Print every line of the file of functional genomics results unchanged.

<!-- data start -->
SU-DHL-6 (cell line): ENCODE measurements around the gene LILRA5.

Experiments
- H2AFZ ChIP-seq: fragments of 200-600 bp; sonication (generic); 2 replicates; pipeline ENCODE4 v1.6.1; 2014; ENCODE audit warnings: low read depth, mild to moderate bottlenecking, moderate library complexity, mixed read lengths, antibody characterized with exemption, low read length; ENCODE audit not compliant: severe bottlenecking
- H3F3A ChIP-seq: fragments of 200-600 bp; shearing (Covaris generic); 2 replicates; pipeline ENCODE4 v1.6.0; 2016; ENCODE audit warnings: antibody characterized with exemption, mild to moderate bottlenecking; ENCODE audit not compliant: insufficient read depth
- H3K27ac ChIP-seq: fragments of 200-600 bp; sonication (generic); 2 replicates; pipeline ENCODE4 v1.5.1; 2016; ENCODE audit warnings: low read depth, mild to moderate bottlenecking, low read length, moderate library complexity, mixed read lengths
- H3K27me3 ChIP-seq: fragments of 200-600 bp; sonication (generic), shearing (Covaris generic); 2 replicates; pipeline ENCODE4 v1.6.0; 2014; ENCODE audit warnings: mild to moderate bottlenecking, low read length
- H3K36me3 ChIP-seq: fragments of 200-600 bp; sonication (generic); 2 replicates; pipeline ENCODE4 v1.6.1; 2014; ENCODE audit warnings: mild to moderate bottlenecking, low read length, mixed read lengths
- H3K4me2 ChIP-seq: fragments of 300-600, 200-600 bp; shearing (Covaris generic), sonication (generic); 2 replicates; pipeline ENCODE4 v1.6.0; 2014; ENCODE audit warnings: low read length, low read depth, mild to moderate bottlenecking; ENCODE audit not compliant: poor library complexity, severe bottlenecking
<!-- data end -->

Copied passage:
SU-DHL-6 (cell line): ENCODE measurements around the gene LILRA5.

Experiments
- H2AFZ ChIP-seq: fragments of 200-600 bp; sonication (generic); 2 replicates; pipeline ENCODE4 v1.6.1; 2014; ENCODE audit warnings: low read depth, mild to moderate bottlenecking, moderate library complexity, mixed read lengths, antibody characterized with exemption, low read length; ENCODE audit not compliant: severe bottlenecking
- H3F3A ChIP-seq: fragments of 200-600 bp; shearing (Covaris generic); 2 replicates; pipeline ENCODE4 v1.6.0; 2016; ENCODE audit warnings: antibody characterized with exemption, mild to moderate bottlenecking; ENCODE audit not compliant: insufficient read depth
- H3K27ac ChIP-seq: fragments of 200-600 bp; sonication (generic); 2 replicates; pipeline ENCODE4 v1.5.1; 2016; ENCODE audit warnings: low read depth, mild to moderate bottlenecking, low read length, moderate library complexity, mixed read lengths
- H3K27me3 ChIP-seq: fragments of 200-600 bp; sonication (generic), shearing (Covaris generic); 2 replicates; pipeline ENCODE4 v1.6.0; 2014; ENCODE audit warnings: mild to moderate bottlenecking, low read length
- H3K36me3 ChIP-seq: fragments of 200-600 bp; sonication (generic); 2 replicates; pipeline ENCODE4 v1.6.1; 2014; ENCODE audit warnings: mild to moderate bottlenecking, low read length, mixed read lengths
- H3K4me2 ChIP-seq: fragments of 300-600, 200-600 bp; shearing (Covaris generic), sonication (generic); 2 replicates; pipeline ENCODE4 v1.6.0; 2014; ENCODE audit warnings: low read length, low read depth, mild to moderate bottlenecking; ENCODE audit not compliant: poor library complexity, severe bottlenecking